Mourning Displays Censored, Grieving Families Pressured in Wake of Qiqihar Gymnasium Collapse

Mourning continues for eleven people—a coach and ten members of a girls’ volleyball team in Qiqihar, Heilongjiang province—who perished when the roof of their junior high school gymnasium caved in on Sunday. Recent photos, videos, articles, and social media posts have shed more light on various aspects of the tragedy, including attempts by government officials to intimidate grieving parents into signing away their rights before they were allowed to identify their children’s bodies at a hospital.

As more information about the girls emerges, the vast sea of flower bouquets outside the entrance to Qiqihar No. 34 Middle School has expanded to include food items that the girls enjoyed: canned peaches, milk tea, yogurt, and other snacks. Social media posts containing the names of the victims and celebrating their lives, friendships, and achievements have begun to be censored, and many photos and videos of the flowers and other tributes have been scrubbed from Weibo and other social media platforms. A recent photo shows the scale of the outpouring of grief:

Passersby gaze at the sidewalk outside Qiqihar No. 34 Middle School, which is covered with thousands upon thousands of peaches in glass jars, bottles of drinkable snack yogurt, cups of milk tea with straws, and bouquets of flowers.
(Image source: WeChat, 晖思/Hui Si)
A screenshot of a now-deleted Weibo post shows a panel of eight different Weibo posts in which all or some of the images of flower bouquets and other funereal offerings have been deleted and replaced by a standard gray backdrop. (Image source: Weibo)

Thus far, there have been at least two viral videos showing interactions between police, officials, and grieving parents as they waited to identify their children’s bodies at a hospital. In the first video, a bereaved father remains preternaturally calm as he tries to reason with officials, hoping that they will allow him and the other parents to identify their children’s bodies. CDT editors have archived and republished a number of articles discussing these videos and inquiring why grieving families feel they must suppress their emotions lest they alarm the authorities tasked with “stability maintenance.”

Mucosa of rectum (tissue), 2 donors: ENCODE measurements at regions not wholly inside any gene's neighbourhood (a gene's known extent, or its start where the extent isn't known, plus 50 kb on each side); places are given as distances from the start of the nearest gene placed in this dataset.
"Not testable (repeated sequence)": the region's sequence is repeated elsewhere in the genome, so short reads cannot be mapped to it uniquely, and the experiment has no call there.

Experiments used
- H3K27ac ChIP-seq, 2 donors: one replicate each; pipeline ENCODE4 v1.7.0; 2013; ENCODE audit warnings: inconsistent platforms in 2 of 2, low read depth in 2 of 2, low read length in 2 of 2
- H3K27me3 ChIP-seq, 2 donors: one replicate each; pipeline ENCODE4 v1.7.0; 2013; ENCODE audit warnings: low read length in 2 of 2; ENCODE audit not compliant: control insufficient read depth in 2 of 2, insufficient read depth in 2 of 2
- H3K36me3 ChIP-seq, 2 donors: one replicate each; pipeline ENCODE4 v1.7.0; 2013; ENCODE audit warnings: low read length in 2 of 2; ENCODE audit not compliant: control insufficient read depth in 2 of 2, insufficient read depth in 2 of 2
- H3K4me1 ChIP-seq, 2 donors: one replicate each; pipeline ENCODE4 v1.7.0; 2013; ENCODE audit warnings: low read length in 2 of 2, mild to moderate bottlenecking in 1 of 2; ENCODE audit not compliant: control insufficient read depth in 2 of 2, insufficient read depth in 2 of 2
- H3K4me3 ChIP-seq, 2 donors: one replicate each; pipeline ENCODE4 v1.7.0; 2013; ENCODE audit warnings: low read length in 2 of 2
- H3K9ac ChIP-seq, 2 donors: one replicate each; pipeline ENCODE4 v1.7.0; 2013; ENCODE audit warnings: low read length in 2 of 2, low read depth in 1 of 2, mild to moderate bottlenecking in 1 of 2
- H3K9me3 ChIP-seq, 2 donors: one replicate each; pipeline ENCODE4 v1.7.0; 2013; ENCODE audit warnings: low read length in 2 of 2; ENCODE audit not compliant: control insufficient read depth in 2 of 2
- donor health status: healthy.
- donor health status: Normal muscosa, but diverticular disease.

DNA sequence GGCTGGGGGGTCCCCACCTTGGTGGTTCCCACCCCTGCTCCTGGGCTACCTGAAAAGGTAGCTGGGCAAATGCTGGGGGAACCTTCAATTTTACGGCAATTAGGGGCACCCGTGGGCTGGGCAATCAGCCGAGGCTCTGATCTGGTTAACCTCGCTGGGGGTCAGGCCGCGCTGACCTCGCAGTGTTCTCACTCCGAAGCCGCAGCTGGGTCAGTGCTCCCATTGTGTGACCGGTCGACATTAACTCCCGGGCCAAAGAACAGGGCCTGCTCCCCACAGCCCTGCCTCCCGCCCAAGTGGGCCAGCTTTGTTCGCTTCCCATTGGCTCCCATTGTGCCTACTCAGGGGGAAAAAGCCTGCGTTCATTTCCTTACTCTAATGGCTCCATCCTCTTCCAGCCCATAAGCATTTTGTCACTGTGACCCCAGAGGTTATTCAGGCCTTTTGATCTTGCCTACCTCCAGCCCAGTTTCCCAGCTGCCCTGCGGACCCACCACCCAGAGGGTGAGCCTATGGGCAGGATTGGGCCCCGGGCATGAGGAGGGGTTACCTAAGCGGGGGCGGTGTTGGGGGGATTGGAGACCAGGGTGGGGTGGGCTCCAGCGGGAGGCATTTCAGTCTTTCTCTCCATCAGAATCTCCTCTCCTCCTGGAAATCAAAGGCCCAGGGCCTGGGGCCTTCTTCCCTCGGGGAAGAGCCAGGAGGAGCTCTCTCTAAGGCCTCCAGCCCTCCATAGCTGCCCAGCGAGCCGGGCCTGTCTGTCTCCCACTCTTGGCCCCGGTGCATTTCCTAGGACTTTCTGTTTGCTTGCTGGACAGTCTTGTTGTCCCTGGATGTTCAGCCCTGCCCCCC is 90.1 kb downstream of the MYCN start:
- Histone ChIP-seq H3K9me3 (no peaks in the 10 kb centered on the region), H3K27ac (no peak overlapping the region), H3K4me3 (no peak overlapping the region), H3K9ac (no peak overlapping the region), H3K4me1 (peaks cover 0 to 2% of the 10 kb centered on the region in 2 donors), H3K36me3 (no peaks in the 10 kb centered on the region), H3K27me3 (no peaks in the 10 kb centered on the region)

A Chinese Father, Suppressing His Rage,” an essay from WeChat account 云起时王维 (Yun qi shi Wang Wei, “Wang Wei When the Clouds Arise”), ruminates on the cruelty of expecting grieving parents to repress their emotions for the sake of “social stability.” The author, while making it clear that he is not criticizing the father in the video for being impassive, is dismayed by the fact that the man manages to control his emotions so completely and choose his words so carefully, to avoid offending the officials he is speaking with:

He’s too reasonable. So reasonable it’s almost unreal.

He’s restrained. Too restrained for a parent who has just lost a child. 

[…] What made him bend over backwards, desperately trying to avoid a “misstep?” What made him so afraid that his [legitimate] questioning would cross the line into “willfully stirring up trouble?” What made an enraged father choose to tamp down his anger and practice such “aggrieved restraint?” [Chinese]